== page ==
In a child relocation case, the parent with substantial time-sharing and the parent who does not have substantial time-sharing are both required to seek court permission before relocating. In Brooks v. Brooks the trial court ordered the Father to file a petition to relocate pursuant to section 61.13001 when he moved from Sarasota to Hallandale Beach. The Florida Court of Appeal affirmed this decision. The Florida Court of Appeal reasoned that when Chapter 61 was rewritten in 2008, the legislature moved away from terms such as “primary residential parent” and “nonresidential parent.” Instead, the legislature adopted terminology such as “time-sharing”. Section 61.13001(3) requires a parent seeking relocation to file a petition to relocate. Relocation is defined by section 61.13001(1)(e) as ‘a change in the location of the principal residence of a parent…from his or her principal place of residence at the time of the last order establishing or modifying time-sharing, or at the time of filing the pending action to establish or modify time-sharing.” Since this definition excludes any reference to the relocating parent being the primary residential parent, the lower court ordered the Father to file a relocation petition before moving.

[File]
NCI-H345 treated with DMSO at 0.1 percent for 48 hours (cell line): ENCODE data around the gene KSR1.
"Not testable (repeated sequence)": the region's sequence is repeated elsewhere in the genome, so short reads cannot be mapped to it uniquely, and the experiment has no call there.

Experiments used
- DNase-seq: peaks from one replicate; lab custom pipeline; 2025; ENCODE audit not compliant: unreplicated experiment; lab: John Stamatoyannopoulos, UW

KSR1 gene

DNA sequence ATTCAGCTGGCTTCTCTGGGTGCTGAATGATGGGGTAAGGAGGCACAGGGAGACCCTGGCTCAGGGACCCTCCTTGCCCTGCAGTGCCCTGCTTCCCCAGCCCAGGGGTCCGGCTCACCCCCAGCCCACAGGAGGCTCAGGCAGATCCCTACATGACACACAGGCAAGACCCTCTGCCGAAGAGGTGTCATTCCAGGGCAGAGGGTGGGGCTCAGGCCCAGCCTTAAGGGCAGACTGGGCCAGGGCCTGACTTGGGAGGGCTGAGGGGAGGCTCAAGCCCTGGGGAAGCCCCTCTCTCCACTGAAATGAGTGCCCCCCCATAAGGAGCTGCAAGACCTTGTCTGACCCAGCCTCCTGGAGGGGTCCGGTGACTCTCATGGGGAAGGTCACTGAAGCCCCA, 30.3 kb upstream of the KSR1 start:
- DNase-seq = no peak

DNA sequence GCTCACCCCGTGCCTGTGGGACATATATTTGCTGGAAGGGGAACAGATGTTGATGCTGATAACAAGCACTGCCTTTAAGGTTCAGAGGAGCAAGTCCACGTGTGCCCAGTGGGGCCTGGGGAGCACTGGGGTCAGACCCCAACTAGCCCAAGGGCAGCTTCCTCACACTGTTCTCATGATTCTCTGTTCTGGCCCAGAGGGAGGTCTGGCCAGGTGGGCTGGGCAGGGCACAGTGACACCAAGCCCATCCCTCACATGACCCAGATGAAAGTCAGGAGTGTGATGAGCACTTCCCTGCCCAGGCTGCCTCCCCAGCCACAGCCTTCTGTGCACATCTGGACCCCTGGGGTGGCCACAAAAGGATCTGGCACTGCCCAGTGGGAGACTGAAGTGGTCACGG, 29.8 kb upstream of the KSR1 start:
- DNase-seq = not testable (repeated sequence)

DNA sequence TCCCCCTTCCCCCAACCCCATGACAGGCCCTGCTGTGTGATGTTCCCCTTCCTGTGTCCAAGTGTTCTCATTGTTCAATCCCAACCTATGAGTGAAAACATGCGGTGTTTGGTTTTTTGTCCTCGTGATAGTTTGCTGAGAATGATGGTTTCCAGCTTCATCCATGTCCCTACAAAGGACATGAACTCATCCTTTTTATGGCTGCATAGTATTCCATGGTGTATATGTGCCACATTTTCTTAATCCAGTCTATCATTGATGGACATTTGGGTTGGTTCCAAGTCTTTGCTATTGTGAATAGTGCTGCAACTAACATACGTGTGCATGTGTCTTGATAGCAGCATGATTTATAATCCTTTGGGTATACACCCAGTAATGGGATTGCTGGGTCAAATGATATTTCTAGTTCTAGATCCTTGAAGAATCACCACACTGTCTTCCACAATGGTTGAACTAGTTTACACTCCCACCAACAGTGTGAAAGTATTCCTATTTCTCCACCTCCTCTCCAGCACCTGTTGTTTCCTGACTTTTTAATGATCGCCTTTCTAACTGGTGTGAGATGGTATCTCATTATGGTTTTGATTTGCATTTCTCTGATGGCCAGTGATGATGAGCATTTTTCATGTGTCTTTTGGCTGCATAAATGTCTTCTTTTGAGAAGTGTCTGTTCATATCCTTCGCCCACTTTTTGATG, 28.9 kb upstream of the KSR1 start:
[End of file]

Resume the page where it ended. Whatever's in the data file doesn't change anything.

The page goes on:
The Florida Court of Appeal reasoned that even though the title of the child relocation statute, section 61.13001 should be considered along with the statutory text, that title, “Parental relocation with a child” must be read in conjunction with and does not override the text of the statute. And the text in multiple places indicates that even a noncustodial parent with visitation rights would have to file a petition to relocate. Therefore, the Second District Court of Appeal in Brooks v. Brooks disagreed with the First District Court of Appeal in Raulerson v. Wright, 60 So. 3d 487,489 (Fla. 1st DCA 2011) and held that the Father, even as a noncustodial parent, was required to seek court permission before changing his residence, and it was not an abuse of discretion to compel him to do so after the fact.
To speak with a child relocation lawyer in Boynton Beach, Florida, contact Matthew Lane & Associates, P.A. at (561) 363-3400.